Real Customer Metrics for Your Startups
To learn more about the customer metrics you should be measuring for your startup watch this presentation now on YouTube.
One of the biggest challenges that startups face is knowing where they are in their journey. Identifying the right metrics to assess the health of your company rather than relying on vanity metrics, is vital to understanding where to focus your energies and how to build your timeline for growth.
There are two metrics that will aid you as much as any other in gauging your startup’s wellbeing.
- Net growth
- Product market fit
Achieving positive net growth and a strong product market fit, places you in the magic quadrant for your startup. Product market fit is also accounted for by your ability to retain customers.
Conversely, negative net growth coupled with uncertain product market fit might see your startup go into a “death spiral”. There are other combinations, also. If you have a positive net growth, but weak retention, you can keep working as a “leaky bucket”, spending a lot of money for customer acquisition to keep your business afloat.
Finally, strong retention, with negative net growth indicates a declining space for your startup, which could mean the end of the line for one of your products or just that you’re in a small market. You can be a good niche player, with strong retention in your specific market, but that puts you in different league than the traditional unicorns.
There are three stages to achieving positive net growth and the retention that comes from good product market fit.
- Acquiring customers
- Activating customers
- Retaining customers
Customer acquisition concerns the cost to your startup of gaining new customers. What is the mix of tools and media that you need for this? Customer acquisition cost includes every amount expended to bring new customers to your product or service, divided by the amount of customers that you have.
Acquisition costs will vary depending on whether you’re a B2B or B2C company. B2B companies tend to have a longer sales cycle, facing multiple stakeholders. In contrast, B2C companies spend heavily on social media marketing to reach consumers directly. Establishing a cohesive narrative and consistent messaging across all media will help reduce your acquisition costs. Find where your customers are and reach them there. Develop an integrated marketing strategy to maximize your messaging.
Bringing new customers to your company is only the first part. You need to convert them into users or purchasers of your products and services. You need to convince them of the advantages of your offering over your competitors’. The best way to do this is to define what being a daily active user (DAU) means for your business. For example, for Microsoft Teams, we define DAU as “the maximum daily users performing an intentional action in the last 28-day period across the desktop client, mobile client and web client.”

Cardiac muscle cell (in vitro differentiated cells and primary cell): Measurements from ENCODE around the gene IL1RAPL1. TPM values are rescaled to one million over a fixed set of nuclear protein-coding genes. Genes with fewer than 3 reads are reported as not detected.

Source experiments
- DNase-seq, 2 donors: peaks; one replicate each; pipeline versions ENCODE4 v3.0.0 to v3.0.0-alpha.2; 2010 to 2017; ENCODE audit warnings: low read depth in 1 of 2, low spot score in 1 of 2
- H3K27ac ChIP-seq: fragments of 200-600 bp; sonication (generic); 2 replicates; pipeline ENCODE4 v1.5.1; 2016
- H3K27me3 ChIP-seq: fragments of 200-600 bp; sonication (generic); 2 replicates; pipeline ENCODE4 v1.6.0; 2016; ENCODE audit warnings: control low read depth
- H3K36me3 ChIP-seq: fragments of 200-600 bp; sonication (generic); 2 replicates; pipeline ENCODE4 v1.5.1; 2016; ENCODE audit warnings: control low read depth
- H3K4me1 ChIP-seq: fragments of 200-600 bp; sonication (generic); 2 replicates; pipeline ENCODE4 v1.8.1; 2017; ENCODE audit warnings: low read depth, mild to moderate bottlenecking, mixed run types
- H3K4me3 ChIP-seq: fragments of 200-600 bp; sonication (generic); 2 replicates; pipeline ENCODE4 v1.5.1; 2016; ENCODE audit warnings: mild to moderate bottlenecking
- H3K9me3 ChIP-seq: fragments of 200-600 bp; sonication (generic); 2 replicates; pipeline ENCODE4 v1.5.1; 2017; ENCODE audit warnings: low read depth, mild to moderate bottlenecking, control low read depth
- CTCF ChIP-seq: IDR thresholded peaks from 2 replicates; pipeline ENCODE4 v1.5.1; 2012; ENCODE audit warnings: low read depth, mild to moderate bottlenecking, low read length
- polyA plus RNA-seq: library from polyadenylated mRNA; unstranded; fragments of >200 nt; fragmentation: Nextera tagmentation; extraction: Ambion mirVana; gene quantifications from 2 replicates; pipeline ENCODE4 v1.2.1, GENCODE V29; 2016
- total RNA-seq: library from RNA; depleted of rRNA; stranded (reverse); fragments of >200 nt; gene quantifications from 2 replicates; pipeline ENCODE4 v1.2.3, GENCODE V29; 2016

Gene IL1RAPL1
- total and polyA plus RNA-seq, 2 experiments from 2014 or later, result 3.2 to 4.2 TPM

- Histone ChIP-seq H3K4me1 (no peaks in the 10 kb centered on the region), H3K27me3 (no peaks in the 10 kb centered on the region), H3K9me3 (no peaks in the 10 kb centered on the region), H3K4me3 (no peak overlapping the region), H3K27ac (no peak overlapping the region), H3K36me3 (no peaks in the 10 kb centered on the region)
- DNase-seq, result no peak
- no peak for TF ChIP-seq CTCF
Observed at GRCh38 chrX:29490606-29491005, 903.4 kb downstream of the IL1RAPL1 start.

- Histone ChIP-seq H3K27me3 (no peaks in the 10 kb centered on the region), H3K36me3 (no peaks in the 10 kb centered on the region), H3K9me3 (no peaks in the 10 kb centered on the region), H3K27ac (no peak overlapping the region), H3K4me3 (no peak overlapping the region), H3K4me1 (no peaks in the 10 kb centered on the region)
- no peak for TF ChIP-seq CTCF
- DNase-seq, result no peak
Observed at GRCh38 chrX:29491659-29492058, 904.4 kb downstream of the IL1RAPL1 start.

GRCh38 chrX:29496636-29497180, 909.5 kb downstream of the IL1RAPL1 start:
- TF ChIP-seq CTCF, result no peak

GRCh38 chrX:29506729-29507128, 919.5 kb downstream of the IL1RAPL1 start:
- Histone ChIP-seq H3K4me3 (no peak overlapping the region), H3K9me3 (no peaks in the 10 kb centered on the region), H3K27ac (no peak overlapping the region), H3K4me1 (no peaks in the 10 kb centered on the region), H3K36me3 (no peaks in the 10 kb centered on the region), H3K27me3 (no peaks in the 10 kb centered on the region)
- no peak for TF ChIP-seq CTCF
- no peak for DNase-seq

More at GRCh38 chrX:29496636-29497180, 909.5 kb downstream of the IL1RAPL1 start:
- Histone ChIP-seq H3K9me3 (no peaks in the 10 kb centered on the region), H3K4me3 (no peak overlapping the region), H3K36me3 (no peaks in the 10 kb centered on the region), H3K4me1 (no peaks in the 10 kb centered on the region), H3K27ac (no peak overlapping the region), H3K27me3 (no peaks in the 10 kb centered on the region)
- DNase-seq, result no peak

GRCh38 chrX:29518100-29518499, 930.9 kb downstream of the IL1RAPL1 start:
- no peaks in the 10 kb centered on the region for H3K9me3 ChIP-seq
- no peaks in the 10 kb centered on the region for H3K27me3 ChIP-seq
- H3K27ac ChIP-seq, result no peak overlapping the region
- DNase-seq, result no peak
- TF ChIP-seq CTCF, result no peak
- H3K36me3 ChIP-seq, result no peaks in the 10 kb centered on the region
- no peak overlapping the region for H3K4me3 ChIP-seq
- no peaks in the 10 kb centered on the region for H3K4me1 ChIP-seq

This is a key metric for you to establish and then benchmark repeatedly as it will help you understand the goals you have for your customers which will serve them but also maintain your business. You will want to look at every landing page you have and determine whether it is doing its job correctly and driving customers through a conversion funnel effectively.
Retaining customers is the metric you should use to determine whether customers are willing to repeat the intended action on your platform. Do customers return and how engaged are they with your product or service?
Part of your ability to retain customers will arise from the experience they had the first time they used your service or purchased from you. Your goal should be to reduce friction for new users whether it’s in opening a new account, creating a new profile, or accessing your service. If something prevents users from completing an action they will bounce from your site and probably not return.
Retention rates will fluctuate as you test out different features and approaches. At first you will see high take up at product launch followed by a dip as users drift away. As you iterate towards product market fit, your users will become more loyal and retention will increase again. Tracking retention over time often creates a “smile” effect in your graph as you achieve product market fit.
When you have a handle on customer retention you can really start to measure your net growth by using the quick ratio. This is a popular metric from the SaaS world for comparing the number of new and returning users to the number of lost users in any given month. A returning or resurrected customer is one that didn’t make a purchase in the previous month but had purchased at some earlier time. It’s important to distinguish between new customers and returning customers to measure the cost of acquisition more accurately.
Measuring lost customers or your company’s churn rate is also key to understanding your position in the market and where you need to place your focus.
There are many tools for calculating your quick ratio as a daily metric, but the simplest may be Excel. It will help you understand how you are growing over time and how the decisions you make are impacting your business.
Mariano Amartino is Microsoft Startups Director for the Americas. Previously Mariano was founder and CEO of Hipertextual helping it become one of the leading blog networks in the Spanish language.